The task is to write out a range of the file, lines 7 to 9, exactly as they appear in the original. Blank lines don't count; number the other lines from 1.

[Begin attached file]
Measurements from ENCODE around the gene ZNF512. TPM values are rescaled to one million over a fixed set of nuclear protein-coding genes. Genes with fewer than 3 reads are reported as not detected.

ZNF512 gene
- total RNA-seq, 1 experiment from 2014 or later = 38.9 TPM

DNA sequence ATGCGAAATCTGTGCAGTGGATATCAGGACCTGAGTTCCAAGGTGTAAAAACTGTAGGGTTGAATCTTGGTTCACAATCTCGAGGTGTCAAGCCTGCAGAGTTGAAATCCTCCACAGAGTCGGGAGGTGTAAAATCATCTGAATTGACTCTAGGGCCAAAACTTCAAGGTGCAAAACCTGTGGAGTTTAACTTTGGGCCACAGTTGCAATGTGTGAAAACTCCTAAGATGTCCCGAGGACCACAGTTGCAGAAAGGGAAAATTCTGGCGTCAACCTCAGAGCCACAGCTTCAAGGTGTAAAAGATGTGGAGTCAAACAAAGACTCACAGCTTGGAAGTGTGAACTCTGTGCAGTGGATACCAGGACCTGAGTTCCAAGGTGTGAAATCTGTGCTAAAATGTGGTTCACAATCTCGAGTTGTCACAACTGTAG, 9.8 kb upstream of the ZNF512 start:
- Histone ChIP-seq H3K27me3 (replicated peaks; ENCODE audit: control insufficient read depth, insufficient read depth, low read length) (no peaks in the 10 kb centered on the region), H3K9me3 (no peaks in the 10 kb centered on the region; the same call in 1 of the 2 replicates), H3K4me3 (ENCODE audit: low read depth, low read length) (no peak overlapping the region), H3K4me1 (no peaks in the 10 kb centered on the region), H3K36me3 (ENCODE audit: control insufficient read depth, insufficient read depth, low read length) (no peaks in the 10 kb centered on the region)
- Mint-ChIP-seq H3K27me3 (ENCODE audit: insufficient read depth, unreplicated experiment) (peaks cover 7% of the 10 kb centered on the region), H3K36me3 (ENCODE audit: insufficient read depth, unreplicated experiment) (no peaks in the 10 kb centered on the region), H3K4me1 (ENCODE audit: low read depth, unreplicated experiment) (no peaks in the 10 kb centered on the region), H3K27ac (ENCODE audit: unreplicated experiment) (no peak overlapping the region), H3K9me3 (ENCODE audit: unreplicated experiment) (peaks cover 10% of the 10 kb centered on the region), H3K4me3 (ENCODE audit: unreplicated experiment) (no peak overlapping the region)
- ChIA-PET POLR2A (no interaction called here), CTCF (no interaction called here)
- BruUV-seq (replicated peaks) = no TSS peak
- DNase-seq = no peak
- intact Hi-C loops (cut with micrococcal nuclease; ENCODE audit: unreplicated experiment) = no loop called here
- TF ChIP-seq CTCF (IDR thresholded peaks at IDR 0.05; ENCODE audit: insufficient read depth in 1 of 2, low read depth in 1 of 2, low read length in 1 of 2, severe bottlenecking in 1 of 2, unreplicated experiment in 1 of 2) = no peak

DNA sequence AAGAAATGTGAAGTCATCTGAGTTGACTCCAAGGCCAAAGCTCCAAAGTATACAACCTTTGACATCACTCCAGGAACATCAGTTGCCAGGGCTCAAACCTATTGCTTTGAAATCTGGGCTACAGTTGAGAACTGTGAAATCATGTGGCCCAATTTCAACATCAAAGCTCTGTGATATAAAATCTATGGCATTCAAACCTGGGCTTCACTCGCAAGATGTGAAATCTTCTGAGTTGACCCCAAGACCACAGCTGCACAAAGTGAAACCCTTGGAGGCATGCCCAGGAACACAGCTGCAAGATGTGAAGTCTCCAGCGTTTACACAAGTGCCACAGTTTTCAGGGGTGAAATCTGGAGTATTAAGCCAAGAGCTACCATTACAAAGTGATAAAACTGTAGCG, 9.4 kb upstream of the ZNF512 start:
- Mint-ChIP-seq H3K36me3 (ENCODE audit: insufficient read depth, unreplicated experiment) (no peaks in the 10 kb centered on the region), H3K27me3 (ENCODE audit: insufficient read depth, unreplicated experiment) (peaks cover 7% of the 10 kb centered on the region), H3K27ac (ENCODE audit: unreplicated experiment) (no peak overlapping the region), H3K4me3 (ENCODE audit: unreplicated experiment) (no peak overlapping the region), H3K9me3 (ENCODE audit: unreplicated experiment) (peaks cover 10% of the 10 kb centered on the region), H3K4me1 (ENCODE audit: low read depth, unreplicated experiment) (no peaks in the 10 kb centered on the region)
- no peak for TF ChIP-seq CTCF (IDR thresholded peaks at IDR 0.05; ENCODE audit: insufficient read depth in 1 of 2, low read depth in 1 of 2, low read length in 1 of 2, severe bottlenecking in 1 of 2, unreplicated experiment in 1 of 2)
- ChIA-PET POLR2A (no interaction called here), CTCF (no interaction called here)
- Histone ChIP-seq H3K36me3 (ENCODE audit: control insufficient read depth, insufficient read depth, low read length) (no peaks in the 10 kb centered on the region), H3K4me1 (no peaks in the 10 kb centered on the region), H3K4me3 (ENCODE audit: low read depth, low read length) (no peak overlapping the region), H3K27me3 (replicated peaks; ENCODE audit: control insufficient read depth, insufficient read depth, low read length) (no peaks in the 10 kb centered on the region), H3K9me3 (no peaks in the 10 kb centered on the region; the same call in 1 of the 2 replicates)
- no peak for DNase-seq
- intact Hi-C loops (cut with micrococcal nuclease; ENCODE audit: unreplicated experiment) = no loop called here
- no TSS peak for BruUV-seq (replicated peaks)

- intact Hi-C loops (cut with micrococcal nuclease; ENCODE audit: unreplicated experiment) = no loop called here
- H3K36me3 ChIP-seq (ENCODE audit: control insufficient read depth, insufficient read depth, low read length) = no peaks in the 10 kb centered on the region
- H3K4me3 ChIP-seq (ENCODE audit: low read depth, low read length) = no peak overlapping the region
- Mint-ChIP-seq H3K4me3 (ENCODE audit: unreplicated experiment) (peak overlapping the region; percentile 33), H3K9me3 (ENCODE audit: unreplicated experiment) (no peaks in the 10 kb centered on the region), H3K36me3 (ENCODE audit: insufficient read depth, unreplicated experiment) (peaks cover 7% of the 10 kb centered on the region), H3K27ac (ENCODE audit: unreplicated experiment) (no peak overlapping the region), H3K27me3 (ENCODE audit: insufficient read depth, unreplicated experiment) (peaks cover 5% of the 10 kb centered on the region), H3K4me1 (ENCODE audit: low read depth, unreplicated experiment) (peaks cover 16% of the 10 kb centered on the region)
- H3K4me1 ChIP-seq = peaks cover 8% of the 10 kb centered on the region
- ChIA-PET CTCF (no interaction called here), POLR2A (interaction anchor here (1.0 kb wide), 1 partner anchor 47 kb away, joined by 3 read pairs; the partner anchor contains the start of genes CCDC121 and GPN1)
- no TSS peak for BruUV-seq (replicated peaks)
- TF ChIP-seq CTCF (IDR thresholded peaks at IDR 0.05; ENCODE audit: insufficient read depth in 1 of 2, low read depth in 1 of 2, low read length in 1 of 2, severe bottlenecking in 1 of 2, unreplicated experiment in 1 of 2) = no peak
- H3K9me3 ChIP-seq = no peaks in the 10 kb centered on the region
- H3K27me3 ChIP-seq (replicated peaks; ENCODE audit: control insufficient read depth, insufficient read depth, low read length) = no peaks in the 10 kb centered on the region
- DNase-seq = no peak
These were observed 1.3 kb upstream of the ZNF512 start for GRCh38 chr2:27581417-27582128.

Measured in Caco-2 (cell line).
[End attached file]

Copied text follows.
- ChIA-PET POLR2A (no interaction called here), CTCF (no interaction called here)
- BruUV-seq (replicated peaks) = no TSS peak
- DNase-seq = no peak